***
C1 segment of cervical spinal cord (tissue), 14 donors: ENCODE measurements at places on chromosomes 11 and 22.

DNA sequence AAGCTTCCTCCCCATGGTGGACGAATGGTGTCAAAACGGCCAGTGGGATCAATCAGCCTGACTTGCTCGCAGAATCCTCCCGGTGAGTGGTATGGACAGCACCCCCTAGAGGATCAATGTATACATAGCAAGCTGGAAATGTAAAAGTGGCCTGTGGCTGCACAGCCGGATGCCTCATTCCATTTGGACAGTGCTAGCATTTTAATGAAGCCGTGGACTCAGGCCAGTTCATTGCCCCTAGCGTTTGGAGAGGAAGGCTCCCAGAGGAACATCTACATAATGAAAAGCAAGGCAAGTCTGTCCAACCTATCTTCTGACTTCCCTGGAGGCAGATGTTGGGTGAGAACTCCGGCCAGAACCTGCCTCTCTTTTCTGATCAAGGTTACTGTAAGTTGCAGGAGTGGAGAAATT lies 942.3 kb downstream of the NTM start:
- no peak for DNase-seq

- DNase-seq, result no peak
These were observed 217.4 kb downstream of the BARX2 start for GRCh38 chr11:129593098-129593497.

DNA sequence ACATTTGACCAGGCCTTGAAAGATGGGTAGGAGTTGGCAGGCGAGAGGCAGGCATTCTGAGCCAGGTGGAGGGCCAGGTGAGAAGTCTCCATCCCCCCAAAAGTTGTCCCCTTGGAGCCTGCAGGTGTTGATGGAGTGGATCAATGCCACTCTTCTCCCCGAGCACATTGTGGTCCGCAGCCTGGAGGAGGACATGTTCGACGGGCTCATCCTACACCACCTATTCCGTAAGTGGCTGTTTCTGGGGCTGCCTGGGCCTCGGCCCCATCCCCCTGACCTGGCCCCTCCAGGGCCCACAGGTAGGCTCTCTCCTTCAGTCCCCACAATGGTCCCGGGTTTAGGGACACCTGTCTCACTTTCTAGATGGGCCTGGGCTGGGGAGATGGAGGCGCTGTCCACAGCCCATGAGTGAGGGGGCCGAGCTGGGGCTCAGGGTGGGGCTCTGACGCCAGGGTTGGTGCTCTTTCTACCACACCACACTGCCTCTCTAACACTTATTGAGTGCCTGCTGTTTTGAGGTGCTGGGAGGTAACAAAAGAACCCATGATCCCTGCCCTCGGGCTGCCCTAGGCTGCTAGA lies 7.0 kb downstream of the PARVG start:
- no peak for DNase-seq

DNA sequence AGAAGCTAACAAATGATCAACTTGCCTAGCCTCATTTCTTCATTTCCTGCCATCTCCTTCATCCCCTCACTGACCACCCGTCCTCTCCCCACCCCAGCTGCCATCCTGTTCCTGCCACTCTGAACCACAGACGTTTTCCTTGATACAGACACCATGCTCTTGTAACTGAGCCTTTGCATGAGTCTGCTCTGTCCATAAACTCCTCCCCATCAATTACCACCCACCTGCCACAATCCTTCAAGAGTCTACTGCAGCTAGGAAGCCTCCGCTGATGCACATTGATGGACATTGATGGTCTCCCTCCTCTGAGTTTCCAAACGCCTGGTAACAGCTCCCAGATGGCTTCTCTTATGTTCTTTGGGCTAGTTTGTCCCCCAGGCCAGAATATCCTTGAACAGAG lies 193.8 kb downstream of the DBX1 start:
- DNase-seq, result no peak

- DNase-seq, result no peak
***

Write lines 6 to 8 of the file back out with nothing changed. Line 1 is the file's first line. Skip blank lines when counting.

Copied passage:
DNA sequence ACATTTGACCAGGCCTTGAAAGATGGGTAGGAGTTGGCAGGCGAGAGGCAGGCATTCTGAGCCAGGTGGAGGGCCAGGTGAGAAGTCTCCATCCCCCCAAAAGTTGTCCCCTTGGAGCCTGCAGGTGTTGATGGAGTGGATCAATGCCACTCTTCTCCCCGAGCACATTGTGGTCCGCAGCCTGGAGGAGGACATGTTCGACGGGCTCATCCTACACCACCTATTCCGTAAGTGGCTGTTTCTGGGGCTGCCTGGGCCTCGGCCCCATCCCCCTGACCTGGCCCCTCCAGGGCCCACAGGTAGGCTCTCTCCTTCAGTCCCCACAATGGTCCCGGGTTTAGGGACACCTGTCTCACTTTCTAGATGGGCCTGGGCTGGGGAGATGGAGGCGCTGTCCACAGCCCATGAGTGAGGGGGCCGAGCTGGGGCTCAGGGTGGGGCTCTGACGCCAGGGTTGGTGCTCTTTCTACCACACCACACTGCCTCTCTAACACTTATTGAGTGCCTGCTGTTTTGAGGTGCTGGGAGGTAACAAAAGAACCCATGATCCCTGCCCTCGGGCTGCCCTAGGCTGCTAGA lies 7.0 kb downstream of the PARVG start:
- no peak for DNase-seq

DNA sequence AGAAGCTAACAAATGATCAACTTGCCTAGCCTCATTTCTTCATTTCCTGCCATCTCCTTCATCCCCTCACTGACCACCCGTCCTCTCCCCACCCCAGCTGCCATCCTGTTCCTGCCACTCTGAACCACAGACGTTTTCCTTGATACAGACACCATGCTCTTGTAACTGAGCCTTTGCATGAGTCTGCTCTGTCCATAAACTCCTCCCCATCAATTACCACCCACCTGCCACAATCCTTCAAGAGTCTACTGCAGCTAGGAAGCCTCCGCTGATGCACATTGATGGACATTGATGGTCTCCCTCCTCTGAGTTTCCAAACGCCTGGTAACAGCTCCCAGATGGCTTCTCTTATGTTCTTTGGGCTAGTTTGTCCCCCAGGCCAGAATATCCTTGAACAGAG lies 193.8 kb downstream of the DBX1 start: